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Discussion Starter · #1 ·
HI, I have this gas tank,,,I cant park it in garage because bike smells like gas and will stink house up, upon inspection there are no leaks or drops, however, in this photo when the tank is on the bike, if I rub my hand on the right side where the tank creases to the bottom I will get a little fuel on my hand, only in that smal section

Can somone tell me if that vent hose to properly crimped?

Can someone point me to a gasket that would fit that outlet on the bottom of tank?

TY for all the help
 

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Discussion Starter · #3 ·
Awsome info

So are you saying that on mine #18 is crimped and it should not be? It should be just a straight hose venting out into air? Do you think thats the smell issue and the tank is not venting?

TY
 

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It doesn't actually appear to be crimped, but looks to have a rubber tube bent over and tie-wrapped over it. The drawing doesn't actually show it, per usual, but shows #18 as the vent hose. It is there so that if the tank overfills, the excess will drain to the ground; also, if the vent is blocked, a vacuum can form in the tank, slowing or stopping fuel flow. Since that tank has a vent from the bottom (which has an internal metal tube reaching near the cap), the cap won't have a vent hole, unless someone replaced it with one that does. Perhaps that person didn't know what that was for, 'capped' it with that bit of hose, and put a vented cap on.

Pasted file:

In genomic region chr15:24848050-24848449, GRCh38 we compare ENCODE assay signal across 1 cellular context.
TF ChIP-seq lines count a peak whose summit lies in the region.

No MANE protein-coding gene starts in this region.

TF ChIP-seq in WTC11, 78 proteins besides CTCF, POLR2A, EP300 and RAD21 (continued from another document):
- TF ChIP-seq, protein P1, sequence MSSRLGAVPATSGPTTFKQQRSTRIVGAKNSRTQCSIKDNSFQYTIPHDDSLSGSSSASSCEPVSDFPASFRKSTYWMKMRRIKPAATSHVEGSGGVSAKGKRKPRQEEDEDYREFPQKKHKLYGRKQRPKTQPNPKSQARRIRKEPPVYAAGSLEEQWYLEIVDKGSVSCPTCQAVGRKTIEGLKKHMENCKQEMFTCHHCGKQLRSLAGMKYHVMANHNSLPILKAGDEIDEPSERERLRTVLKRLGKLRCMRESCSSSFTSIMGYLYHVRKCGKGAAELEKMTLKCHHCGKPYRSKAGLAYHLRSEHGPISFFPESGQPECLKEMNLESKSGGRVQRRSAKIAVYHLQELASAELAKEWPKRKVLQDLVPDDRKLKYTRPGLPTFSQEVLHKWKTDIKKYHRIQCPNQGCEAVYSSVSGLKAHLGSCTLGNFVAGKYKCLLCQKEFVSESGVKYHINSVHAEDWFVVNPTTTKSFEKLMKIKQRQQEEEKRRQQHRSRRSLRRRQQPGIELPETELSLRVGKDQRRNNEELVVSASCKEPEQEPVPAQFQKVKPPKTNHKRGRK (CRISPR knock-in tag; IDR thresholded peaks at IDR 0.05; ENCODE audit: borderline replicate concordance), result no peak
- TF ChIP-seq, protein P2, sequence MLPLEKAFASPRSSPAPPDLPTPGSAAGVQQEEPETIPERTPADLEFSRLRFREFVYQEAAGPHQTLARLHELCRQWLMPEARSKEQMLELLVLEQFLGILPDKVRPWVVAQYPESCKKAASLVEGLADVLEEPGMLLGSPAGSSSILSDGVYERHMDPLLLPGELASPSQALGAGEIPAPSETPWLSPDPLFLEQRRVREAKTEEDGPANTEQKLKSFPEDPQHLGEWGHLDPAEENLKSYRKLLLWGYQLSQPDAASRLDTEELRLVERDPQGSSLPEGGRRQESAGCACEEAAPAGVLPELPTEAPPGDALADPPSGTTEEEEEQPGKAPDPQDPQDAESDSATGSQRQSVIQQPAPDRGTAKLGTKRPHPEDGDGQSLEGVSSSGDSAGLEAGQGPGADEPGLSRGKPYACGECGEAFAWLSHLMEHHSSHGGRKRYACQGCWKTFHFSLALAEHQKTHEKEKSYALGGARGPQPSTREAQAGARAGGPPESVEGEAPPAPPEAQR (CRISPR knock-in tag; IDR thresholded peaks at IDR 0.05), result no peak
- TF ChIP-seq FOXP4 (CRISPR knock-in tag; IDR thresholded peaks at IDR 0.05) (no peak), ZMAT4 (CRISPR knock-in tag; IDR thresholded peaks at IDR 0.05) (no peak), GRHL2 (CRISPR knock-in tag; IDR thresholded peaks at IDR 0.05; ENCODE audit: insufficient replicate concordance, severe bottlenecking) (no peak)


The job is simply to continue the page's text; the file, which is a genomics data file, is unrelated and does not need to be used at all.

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Discussion Starter · #5 ·
So should I either undo that zip tie and use that small hose or get a longer one and let it hang free? The cap appears to be OEM,,,,,,If I am smelling strong gas, and getting some on my fingers, is either hose, gasket or tank leaking somewhere? IS is more probable the tank has a small hole or the gasket / vent tube setup is in error causing this? If I pull the tank to inspect how should I proceed? TY :)
 

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Well, it could be that the tube inside the tank is cracked or broken, and that's why they tried to cap it off. Not a great way to do that, IMO. You can test your fuel cap for a vent by putting a longer (clean) hose on that outlet, close the cap and put a short bit of fuel line between the outlets, then blow into the hose. Pressure will build up in the tank, if the cap is not vented. To test the in-tank vent for leaks, prop the tank upright outside, and add fuel, slowly. If fuel starts dripping from the vent before it reaches the top of the tank, the in-tank vent tube is leaking. A better, fuel-resistant cap on the vent outlet and clamped (not zip-tied), and a vented fuel cap would be the repair.
If it leaks from elsewhere, like the seams or around the outlets, you'll need to see about that. A seal is simple, but a leaking seam is harder. If you find no leaks this way, it could just be the hoses connected to the outlets were bad, or the tank really overfilled, either at the pump, or from the fuel expanding in the tank from engine heat. If it came from the vent for this reason, then a hose going to ground would be the answer; you'll still get fuel smell if it overfills, but at least not fuel all over the bike. Bottom line: you have to find the real source of the leak, and go from there.
 
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